With the Internet of Things (IoT) forecast to eventually count tens of billions of devices across various connection technologies, it only makes sense that companies begin looking at ways to orchestrate that ecosystem. IoTium thinks Kubernetes fits the bill.
The three-year-old company this week launched an update to its edge-cloud infrastructure that is built on remotely managed Kubernetes. The platform is targeted at brownfield industrial environments in the industrial IoT (IIoT) space with mission-critical data traversing physical access points.
IoTium Founder and CEO Ron Victor explained that the OT-Edge platform allows companies to better manage data that must remain on premises due to compliance, security, or latency reasons. The platform can also be remotely managed, which removes the need to have IT resources on site.
The platform relies on a physical box that is deployed on site and can be plugged into legacy equipment. The IoTium box them become the infrastructure transport layer.
The technology uses microservices based on container applications to decouple application development from deployment. This also removes the need for an organization to use a specific software-development kit (SDK) from a single vendor.
Management can be handled through either a virtual machine (VM) in the cloud or on premises in a data center.
“At the edge if there is VMware or OpenStack then we can operate as a VM. If not, then we are a box,” Victor explained, noting that in most cases it’s the latter.
He said the platform allows companies to move applications instead of data to the edge. This alleviates the need to move data to the cloud, which can cause compliance, security, and latency headaches.
IoTium CTO Sri Rajagopal said the platform places Kubernetes at the edge location where it can be inside a node. He explained that the deployment is a full version of Kubernetes running on IoTium’s software-defined wide area networking (SD-WAN) platform.
“Kubernetes has been widely adopted because it solves the problem of deployment and management of applications but is not remotely manageable on its own across the WAN,” Rajagopal said. “We have created the ability to manage application pods remotely for IIoT at scale.”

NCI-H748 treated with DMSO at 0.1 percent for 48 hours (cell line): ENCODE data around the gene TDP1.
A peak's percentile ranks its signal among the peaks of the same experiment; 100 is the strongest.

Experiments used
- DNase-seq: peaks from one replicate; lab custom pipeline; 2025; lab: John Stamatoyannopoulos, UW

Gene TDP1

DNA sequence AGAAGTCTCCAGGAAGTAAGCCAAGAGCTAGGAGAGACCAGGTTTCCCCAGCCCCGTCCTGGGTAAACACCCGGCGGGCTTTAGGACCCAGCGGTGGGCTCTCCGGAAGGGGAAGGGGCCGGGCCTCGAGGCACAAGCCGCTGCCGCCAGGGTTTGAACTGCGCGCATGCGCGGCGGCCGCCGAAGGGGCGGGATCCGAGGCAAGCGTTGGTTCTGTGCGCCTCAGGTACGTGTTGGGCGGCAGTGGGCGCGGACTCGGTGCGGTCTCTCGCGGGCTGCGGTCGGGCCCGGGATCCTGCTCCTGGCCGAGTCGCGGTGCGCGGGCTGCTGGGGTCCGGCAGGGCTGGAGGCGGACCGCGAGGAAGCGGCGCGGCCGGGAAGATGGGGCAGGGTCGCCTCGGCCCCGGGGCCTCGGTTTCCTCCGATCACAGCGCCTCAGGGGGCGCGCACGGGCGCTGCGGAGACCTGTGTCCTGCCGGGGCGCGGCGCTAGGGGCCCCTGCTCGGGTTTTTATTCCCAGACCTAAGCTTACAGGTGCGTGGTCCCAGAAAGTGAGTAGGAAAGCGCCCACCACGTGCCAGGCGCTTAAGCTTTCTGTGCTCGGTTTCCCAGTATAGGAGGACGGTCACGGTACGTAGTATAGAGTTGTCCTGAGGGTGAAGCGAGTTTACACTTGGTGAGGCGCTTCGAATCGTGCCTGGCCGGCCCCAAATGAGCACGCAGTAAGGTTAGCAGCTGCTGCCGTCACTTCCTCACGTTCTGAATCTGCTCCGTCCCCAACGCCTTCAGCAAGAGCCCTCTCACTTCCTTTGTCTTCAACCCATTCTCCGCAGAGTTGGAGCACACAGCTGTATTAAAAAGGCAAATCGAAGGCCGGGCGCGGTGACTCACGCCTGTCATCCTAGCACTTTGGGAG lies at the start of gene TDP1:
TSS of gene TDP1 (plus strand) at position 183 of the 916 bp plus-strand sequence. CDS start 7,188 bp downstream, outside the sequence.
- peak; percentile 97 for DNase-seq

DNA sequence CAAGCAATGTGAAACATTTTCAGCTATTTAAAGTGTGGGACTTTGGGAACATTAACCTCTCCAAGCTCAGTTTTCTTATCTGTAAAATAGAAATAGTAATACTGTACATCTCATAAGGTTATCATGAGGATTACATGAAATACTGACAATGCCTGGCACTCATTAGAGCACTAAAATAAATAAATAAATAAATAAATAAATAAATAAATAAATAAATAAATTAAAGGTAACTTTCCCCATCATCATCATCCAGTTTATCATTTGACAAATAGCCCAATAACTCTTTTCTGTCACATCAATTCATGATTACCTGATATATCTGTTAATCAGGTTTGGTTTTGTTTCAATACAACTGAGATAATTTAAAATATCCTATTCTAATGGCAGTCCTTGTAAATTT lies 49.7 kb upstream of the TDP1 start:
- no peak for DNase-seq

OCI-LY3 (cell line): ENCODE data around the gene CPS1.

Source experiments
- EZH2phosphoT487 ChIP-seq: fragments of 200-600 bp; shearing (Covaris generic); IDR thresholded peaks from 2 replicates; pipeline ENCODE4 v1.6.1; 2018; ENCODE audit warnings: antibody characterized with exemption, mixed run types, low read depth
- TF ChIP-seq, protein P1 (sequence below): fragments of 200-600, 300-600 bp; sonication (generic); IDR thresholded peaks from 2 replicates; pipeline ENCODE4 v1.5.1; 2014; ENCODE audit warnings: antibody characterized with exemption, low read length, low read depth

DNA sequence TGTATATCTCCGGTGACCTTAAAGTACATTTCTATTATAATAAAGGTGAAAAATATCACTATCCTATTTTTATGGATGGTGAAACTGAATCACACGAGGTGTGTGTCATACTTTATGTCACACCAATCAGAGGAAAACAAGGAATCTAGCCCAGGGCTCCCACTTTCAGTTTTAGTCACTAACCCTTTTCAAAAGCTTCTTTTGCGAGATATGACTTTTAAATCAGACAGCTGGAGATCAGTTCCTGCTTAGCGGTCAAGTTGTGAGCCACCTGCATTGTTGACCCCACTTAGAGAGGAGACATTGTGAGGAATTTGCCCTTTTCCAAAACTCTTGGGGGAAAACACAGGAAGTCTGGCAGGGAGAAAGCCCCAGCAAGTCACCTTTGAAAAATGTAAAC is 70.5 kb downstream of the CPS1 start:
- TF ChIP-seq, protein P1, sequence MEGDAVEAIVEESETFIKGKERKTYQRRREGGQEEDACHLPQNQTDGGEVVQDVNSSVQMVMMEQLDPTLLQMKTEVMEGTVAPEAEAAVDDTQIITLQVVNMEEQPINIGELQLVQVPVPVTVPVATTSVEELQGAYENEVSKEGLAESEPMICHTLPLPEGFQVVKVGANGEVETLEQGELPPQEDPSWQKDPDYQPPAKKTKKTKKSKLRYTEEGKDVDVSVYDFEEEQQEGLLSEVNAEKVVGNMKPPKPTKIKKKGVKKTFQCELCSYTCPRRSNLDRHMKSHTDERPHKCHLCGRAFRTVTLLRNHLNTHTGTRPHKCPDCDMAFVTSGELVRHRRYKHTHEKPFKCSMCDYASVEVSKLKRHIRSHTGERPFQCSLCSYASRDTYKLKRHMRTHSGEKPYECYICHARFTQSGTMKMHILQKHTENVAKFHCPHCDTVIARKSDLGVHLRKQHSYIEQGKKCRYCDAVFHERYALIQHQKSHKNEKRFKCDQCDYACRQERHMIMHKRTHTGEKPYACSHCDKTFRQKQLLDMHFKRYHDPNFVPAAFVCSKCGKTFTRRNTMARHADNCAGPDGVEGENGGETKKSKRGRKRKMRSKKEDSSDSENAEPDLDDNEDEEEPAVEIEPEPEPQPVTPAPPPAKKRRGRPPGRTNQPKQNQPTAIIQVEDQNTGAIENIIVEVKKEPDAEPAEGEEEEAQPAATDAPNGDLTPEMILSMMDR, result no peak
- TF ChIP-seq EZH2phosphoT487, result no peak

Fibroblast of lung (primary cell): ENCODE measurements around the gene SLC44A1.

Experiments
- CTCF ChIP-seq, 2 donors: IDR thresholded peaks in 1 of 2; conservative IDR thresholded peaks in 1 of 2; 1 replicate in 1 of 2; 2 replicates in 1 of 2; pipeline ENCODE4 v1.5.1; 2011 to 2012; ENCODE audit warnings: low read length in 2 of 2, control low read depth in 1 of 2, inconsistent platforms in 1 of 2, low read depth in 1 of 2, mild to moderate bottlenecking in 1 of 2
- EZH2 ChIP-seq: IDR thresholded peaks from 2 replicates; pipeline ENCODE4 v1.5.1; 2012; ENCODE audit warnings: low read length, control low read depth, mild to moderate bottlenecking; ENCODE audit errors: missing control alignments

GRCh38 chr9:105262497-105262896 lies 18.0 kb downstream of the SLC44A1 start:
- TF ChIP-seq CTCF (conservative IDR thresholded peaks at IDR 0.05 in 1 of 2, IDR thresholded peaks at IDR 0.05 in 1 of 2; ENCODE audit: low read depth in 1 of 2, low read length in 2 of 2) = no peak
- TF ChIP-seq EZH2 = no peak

He explained that opex savings begins at deployment by not having to send out a “Cisco-trained technician” to help with the installation. From that point, customers can manage updates remotely, again saving costs, and can then move on installing other cost-saving measures.
“They can do things like enhance application workloads that are running inside of the platform and gain other productivity efficiencies,” Rajagopal said.
A recent survey from research firm MachNation predicts IoT edge revenues to increase 81 percent between 2017 and this year. The company expects the majority of the increase in the IoT edge to come from industrial IoT, automotive, transportation, and smart cities.
Rajagopal explained that Kubernetes was an ideal orchestration tool for the management and control over IoT. This echoed growing sentiment that Kubernetes can handle tasks beyond its initial focus on containers.
The Linux Foundation recently demonstrated Kubernetes being used to enable the Open Networking Automation Platform (ONAP) to run on any public, private, or hybrid cloud. This allows for seamless portability of applications across different infrastructure types.
AT&T plans to rely heavily on Kubernetes to power its next-generation AT&T Integrated Cloud platform. Ryan van Wyk, assistant vice president of cloud platform development at AT&T, said that work should begin sometime later this year.